• Florence - 311 cases (11 deaths)
  • Fond du Lac – 8,382 cases (+183) (50 deaths)
  • Forest - 720 cases (State revised, decrease of 1) (17 deaths)
  • Grant – 3,444 cases (+29) (62 deaths)
  • Green – 1,675 cases (+20) (5 deaths)
  • Green Lake - 1,183 cases (+10) (6 deaths)
  • Iowa - 1,286 cases (+13) (5 deaths)
  • Iron - 351 cases (+2) (10 deaths)
  • Jackson - 1,712 cases (+15) (4 deaths)
  • Jefferson – 5,294 cases (+34) (39 deaths)
  • Juneau - 1,895 cases (+8) (7 deaths)
  • Kenosha – 9,270 cases (+61) (142 deaths)
  • Kewaunee - 1,689 cases (+12) (16 deaths)
  • La Crosse – 8,011 cases (+105) (35 deaths)
  • Lafayette - 1,078 cases (+14) (3 deaths)
  • Langlade - 1,515 cases (+5) (26 deaths)(+1)
  • Lincoln – 1,934 cases (+27) (28 deaths)(+1)
  • Manitowoc – 4,846 cases (+56) (37 deaths)
  • Marathon – 9,665 cases (+61) (123 deaths)
  • Marinette - 2,951 cases (+36) (28 deaths)
  • Marquette – 1,022 cases (+3) (15 deaths)
  • Menominee - 556 cases (8 deaths)
  • Milwaukee – 67,831 (+816) (735 deaths) (+2)
  • Monroe - 2,566 cases (+38) (13 deaths)(+1)
  • Oconto – 3,125 cases (+16) (27 deaths)
  • Oneida - 2,291 cases (+29) (34 deaths)(+4)
  • Outagamie – 13,647 cases (+40) (126 deaths)(+3)
  • Ozaukee - 4,692 cases (+14) (36 deaths)
  • Pepin – 473 cases (+16) (2 deaths)
  • Pierce – 2,128 cases (+19) (17 deaths)
  • Polk – 2,141 cases (+44) (9 deaths)(+1)
  • Portage – 4,655 cases (+42) (36 deaths)
  • Price – 716 cases (4 deaths)
  • Racine – 14,018 cases (+180) (164 deaths)(+1)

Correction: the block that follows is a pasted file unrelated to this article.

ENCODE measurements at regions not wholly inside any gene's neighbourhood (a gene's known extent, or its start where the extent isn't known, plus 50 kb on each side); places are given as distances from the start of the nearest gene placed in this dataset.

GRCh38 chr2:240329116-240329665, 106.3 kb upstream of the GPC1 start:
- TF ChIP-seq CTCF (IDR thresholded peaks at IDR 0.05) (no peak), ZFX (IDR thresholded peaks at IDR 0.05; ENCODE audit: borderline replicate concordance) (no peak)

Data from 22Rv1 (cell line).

• Richland - 865 cases (+2) (13 deaths)
  • Rock – 9,366 cases (+85) (81 deaths)
  • Rusk - 869 cases (+17) (7 deaths)
  • Sauk – 3,533 cases (+44) (18 deaths)
  • Sawyer - 890 cases (+4) (7 deaths)
  • Shawano – 3,671 cases (+19) (47 deaths)
  • Sheboygan – 9,058 cases (+78) (54 deaths)
  • St. Croix – 4,296 cases (+55) (20 deaths)
  • Taylor - 1,171 cases (+4) (10 deaths)
  • Trempealeau – 2,377 cases (+20) (15 deaths)
  • Vernon – 1,138 cases (+18) (11 deaths)(+2)
  • Vilas - 1,240 cases (+9) (13 deaths)
  • Walworth – 5,858 cases (+32) (48 deaths)
  • Washburn – 682 cases (+16) (3 deaths)(+1)
  • Washington – 8,730 cases (+20) (70 deaths)
  • Waukesha – 25,944 cases (+308) (195 deaths)
  • Waupaca – 3,664 cases (+24) (85 deaths)
  • Waushara – 1,742 cases (+13) (10 deaths)(+1)
  • Winnebago – 13,099 cases (+75) (107 deaths)
  • Wood – 4,212 cases (+63) (26 deaths)

Michigan’s Upper Peninsula **

  • Alger - 158 cases (1 death)
  • Baraga - 406 cases (15 deaths)
  • Chippewa - 360 cases (5 deaths)
  • Delta – 2,188 cases (48 deaths)
  • Dickinson - 1,621 cases (40 deaths)
  • Gogebic - 567 cases (11 deaths)
  • Houghton – 1,255 cases (11 deaths)
  • Iron – 680 cases (29 deaths)
  • Keweenaw – 56 cases (1 death)